Other day trips within a short drive from Grahamstown include the Addo National Elephant Park, where at noon we saw 14 elephants saunter to their watering hole; Jeffrey's Bay, home of an international surfing competiton; the Great Fish River Reserve, another of the area's large game reserves; and golf tours to Humewood in Port Elizabeth, Royal Port Alfred and the Fish River Sun.

Grahamstown offers accommodations for all price ranges and adventure levels. The Cock House, run by Belinda and Peter Tudge, hosts a mix of artists, ambassadors and government officials during any given week. There's also 137 High Street with its hip, whitewashed foyer and restaurant that looks like it could be in Atlanta or Austin. For the adventurer, stay at the Old Gaol Backpacker, an 1820s jail-turned-backpacker lodge. Here, visitors duck back in time and into closed quarters, where "jailkeeper" Brian Peltason can answer anything from where to get the best biltong (a national food staple, like beef jerky) to how to find the museum of African instruments in Grahamstown.

For more information on Grahmstown, go to www.grahamstown.co.za. For more information on traveling to South Africa go to www.satour.org.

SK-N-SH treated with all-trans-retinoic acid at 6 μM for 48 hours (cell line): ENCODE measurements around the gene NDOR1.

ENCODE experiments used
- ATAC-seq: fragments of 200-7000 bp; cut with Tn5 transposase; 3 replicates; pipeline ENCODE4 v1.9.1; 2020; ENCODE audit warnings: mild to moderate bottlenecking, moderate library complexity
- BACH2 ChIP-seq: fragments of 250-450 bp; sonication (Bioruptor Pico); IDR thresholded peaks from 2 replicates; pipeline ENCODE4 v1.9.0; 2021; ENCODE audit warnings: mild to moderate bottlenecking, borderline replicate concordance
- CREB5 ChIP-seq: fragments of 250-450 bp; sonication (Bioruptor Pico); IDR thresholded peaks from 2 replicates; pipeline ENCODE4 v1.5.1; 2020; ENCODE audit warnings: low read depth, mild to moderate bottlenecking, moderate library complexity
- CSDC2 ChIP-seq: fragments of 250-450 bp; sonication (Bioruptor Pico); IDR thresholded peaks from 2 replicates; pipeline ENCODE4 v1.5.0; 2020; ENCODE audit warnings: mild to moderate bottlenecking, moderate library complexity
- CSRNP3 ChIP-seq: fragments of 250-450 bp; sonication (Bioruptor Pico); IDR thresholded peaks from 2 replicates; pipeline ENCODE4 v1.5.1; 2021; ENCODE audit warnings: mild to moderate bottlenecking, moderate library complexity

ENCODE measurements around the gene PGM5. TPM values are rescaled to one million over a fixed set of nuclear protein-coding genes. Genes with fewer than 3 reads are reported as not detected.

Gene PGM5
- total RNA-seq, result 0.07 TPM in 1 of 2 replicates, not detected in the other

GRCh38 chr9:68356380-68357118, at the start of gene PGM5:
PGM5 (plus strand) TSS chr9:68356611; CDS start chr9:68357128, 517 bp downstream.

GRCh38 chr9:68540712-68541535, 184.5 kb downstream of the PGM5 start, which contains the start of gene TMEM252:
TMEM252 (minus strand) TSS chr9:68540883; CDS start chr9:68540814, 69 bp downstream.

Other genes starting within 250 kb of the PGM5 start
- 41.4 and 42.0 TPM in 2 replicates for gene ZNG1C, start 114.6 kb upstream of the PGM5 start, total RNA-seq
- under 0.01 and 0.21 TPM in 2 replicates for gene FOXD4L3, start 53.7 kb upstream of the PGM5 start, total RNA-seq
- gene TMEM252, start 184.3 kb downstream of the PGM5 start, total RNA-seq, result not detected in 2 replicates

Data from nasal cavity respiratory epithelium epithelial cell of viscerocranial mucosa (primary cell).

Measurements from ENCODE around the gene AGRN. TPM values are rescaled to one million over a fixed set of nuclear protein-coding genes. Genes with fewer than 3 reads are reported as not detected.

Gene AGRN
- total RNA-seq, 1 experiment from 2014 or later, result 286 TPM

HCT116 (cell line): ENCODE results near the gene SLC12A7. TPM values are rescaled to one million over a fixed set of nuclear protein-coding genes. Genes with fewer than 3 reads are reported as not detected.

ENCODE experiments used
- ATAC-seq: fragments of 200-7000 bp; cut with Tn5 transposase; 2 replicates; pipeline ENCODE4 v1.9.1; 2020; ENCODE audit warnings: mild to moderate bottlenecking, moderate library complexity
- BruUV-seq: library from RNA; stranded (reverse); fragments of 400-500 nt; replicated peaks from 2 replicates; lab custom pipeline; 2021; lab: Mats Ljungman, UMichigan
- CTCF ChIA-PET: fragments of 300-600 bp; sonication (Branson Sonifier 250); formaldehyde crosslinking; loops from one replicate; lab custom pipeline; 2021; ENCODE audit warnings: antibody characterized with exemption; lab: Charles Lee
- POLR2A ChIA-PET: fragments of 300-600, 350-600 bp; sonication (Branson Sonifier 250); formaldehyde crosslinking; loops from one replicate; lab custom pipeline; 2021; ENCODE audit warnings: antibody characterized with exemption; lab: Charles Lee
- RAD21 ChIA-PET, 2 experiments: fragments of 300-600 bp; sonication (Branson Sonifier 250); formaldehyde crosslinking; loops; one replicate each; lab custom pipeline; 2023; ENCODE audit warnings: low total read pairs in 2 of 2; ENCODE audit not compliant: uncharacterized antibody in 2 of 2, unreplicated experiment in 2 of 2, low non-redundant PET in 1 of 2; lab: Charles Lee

IF YOU GO

Getting there: South African Airways (800-722-9675) flies from New York's Kennedy Airport into Johannesburg and Cape Town, with connecting flights to Port Elizabeth. SAA is partners with Delta (800- 325-5205), which flies from Boston to New York.

INFORMATION: Call your travel agent or log on to www.shamwari.com.

Hits and misses

South Africa's Eastern Cape is a study in contrasts, as well as in warmth and heritage.

- Destination rating: Four stars (out of 5)

- Best features: Beaches, game reserves, excellent food.

- Worst features: Telecommunication and transportation infrastructures are not as sophisticated as Americans are used to, although cell phones are widely used. Be patient when waiting for a taxi or bus.

- The hype: Nelson Mandela, Cape Town.

- The reality: These are two things of which South Africans are extremely proud, but they are equally proud of their arts, culture, hospitality and the country's natural beauty.

- The trip is best for: Those whose sense of adventure is tempered with a preference for the native tongue. South Africa boasts 11 official languages, and English is predominant.

- The trip is not for: Those looking to be pampered in an urban setting.